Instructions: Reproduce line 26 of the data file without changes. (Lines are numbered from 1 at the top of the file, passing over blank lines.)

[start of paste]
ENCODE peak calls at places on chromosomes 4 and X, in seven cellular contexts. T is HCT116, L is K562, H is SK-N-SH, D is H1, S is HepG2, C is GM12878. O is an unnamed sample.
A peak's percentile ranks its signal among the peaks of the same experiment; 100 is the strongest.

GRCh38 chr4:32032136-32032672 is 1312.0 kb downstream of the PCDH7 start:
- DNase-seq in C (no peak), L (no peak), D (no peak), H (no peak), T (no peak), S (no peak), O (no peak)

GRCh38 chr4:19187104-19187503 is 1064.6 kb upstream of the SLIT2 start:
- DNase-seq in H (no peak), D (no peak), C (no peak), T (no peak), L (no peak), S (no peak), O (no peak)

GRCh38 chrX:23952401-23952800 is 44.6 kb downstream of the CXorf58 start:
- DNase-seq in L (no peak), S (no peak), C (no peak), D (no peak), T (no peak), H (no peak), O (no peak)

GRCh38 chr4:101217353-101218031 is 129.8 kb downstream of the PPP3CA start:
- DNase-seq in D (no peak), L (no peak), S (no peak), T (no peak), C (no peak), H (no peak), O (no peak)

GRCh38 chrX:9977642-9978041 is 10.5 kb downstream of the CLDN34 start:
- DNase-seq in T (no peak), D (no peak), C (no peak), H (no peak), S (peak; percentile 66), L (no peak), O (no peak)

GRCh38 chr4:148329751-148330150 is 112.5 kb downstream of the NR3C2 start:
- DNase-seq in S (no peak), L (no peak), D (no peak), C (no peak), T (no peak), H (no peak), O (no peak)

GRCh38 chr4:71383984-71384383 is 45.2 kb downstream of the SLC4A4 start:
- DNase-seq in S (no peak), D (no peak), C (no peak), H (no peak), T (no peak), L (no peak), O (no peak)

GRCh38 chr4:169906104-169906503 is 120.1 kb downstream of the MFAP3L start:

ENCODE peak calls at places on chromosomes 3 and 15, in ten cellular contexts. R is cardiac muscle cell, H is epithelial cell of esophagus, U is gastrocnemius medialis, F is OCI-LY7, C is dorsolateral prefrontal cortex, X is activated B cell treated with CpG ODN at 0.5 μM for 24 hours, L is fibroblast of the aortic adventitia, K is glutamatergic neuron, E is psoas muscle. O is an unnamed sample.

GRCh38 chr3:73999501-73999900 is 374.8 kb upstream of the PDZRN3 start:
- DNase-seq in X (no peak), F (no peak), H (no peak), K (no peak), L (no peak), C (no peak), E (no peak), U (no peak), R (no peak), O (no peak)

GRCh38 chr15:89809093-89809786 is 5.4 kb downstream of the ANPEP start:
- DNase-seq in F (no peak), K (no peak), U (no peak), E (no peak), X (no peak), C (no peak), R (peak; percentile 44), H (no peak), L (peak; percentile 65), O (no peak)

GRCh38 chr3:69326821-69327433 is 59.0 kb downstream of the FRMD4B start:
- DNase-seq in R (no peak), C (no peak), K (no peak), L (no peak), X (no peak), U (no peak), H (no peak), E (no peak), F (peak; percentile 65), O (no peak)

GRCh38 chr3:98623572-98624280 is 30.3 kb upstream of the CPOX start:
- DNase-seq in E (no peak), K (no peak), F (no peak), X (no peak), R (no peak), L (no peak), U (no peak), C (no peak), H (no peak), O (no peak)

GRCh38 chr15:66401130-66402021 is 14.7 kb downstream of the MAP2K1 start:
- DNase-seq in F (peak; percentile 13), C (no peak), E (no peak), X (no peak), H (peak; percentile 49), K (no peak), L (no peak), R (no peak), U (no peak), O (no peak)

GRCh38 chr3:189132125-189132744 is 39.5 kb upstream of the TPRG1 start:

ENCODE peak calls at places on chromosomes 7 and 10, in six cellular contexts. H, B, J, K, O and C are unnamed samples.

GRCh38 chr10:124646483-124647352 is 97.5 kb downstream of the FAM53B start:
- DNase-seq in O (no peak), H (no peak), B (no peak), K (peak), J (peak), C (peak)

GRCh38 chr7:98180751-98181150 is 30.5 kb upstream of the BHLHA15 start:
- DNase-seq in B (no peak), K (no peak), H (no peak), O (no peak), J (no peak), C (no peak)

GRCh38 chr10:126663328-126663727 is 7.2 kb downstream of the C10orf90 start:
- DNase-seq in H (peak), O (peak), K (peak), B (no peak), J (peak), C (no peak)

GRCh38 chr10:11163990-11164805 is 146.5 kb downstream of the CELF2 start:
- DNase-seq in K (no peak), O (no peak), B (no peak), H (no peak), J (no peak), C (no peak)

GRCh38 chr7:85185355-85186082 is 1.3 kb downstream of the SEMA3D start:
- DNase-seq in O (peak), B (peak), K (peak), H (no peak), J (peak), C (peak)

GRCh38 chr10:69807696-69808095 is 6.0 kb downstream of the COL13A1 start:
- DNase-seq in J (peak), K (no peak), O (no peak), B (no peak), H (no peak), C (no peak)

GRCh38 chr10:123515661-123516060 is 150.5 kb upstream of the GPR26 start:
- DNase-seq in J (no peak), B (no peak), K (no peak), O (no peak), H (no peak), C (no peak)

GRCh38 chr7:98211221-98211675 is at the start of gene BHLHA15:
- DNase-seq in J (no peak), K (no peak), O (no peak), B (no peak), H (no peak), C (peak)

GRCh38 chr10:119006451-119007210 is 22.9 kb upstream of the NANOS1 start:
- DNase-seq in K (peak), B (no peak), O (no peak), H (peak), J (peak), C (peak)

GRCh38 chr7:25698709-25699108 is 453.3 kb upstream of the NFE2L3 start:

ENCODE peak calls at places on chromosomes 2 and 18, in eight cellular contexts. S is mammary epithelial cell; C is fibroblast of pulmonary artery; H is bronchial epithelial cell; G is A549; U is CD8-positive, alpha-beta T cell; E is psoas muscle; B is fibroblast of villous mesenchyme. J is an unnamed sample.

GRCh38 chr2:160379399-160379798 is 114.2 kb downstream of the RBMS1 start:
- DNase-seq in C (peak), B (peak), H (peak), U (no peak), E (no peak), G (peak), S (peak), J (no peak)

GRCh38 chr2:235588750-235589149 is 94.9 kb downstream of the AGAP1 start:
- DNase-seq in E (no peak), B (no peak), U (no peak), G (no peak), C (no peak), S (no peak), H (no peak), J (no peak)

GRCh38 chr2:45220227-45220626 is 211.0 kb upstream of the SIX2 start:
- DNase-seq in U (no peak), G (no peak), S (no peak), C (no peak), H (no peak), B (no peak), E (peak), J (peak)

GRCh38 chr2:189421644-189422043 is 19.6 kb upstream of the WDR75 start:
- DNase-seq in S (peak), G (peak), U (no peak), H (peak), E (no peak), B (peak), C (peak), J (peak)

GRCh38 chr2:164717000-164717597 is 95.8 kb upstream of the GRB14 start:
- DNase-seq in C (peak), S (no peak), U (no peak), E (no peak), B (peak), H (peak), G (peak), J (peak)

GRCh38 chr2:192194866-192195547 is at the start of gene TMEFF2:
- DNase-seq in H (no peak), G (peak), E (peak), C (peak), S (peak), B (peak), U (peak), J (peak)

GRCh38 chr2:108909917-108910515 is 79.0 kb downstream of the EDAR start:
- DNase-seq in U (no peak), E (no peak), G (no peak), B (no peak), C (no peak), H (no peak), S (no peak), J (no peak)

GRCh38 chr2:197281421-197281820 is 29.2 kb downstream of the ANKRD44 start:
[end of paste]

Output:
- DNase-seq in E (no peak), K (no peak), F (no peak), X (no peak), R (no peak), L (no peak), U (no peak), C (no peak), H (no peak), O (no peak)